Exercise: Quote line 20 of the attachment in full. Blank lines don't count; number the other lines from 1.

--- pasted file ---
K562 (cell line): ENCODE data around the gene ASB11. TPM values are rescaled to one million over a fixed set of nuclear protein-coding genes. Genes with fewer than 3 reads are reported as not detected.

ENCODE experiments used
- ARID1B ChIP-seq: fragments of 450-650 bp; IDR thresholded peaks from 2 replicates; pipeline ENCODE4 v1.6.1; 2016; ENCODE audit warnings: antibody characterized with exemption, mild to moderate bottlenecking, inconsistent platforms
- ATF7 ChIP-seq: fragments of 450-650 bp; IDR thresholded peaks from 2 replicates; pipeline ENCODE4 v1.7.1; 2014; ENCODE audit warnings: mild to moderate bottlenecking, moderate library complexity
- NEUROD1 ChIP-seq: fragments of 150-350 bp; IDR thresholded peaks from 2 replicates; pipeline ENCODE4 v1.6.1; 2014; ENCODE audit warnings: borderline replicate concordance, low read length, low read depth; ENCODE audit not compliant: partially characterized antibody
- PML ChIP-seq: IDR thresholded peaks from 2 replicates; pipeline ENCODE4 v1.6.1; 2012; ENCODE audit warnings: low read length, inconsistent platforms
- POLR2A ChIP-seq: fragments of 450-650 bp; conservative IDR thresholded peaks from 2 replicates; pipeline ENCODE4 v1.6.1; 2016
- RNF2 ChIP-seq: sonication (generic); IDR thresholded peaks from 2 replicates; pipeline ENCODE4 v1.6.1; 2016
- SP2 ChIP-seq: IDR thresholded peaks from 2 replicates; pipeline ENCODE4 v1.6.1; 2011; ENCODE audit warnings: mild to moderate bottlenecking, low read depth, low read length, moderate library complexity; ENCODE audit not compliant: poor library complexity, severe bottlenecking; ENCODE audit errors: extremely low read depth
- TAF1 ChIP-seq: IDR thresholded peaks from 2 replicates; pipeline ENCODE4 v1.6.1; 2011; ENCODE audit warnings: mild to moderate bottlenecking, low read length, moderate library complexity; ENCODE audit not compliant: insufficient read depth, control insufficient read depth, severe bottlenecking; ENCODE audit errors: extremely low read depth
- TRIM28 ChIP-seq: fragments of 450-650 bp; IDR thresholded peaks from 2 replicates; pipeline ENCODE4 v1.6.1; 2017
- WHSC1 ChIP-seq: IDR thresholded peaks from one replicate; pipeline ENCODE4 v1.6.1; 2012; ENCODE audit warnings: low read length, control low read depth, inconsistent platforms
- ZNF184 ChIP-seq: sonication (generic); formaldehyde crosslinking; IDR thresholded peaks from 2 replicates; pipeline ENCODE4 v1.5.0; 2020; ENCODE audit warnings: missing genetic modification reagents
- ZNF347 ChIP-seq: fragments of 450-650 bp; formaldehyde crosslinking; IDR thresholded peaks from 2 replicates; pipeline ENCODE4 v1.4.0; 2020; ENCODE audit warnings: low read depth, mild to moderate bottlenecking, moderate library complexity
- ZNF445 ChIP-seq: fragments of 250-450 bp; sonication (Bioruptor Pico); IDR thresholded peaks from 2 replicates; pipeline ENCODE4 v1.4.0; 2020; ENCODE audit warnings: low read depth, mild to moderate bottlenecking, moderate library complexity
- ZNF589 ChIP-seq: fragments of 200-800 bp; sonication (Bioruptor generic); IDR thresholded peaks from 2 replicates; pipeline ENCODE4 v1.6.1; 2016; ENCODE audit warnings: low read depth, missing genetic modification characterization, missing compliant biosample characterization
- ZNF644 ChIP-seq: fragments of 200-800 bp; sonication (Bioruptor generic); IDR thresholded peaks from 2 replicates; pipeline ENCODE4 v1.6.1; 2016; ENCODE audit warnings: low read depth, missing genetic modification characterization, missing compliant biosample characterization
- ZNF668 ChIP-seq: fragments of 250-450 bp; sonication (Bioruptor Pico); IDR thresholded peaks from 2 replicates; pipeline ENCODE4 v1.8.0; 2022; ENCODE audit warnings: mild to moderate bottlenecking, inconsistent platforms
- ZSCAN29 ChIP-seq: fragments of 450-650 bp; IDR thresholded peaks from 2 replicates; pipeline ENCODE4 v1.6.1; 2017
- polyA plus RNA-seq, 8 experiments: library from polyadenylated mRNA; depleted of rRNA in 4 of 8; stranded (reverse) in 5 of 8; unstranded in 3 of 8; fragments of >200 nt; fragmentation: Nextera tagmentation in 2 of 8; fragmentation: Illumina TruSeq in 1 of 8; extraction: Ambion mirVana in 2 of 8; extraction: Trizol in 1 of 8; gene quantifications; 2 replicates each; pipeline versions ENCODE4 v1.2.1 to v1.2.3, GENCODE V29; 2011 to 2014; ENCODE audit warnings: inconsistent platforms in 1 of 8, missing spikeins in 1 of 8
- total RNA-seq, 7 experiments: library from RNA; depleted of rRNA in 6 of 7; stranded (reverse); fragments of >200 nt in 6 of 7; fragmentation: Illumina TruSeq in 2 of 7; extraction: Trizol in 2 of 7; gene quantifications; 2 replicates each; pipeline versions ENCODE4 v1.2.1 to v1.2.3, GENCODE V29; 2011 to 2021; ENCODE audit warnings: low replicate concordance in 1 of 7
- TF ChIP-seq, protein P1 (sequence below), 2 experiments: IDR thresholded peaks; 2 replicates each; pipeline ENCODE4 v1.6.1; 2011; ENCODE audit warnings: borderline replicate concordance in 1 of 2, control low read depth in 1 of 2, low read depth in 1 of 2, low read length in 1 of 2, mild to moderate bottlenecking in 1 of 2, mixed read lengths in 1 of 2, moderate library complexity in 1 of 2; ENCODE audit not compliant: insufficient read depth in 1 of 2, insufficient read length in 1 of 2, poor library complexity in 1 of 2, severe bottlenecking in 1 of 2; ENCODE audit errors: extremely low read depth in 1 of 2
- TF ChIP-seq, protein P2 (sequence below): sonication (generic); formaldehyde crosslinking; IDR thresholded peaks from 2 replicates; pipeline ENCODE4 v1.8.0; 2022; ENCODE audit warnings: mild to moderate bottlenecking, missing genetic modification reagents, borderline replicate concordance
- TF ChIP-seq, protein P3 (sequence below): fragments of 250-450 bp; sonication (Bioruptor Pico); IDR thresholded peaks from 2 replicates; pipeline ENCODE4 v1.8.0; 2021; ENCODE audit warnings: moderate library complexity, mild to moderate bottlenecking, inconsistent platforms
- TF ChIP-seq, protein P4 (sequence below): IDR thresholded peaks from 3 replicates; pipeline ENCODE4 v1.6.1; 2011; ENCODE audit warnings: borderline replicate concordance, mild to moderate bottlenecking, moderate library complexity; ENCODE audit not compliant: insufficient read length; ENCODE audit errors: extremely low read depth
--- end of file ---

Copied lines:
- polyA plus RNA-seq, 8 experiments: library from polyadenylated mRNA; depleted of rRNA in 4 of 8; stranded (reverse) in 5 of 8; unstranded in 3 of 8; fragments of >200 nt; fragmentation: Nextera tagmentation in 2 of 8; fragmentation: Illumina TruSeq in 1 of 8; extraction: Ambion mirVana in 2 of 8; extraction: Trizol in 1 of 8; gene quantifications; 2 replicates each; pipeline versions ENCODE4 v1.2.1 to v1.2.3, GENCODE V29; 2011 to 2014; ENCODE audit warnings: inconsistent platforms in 1 of 8, missing spikeins in 1 of 8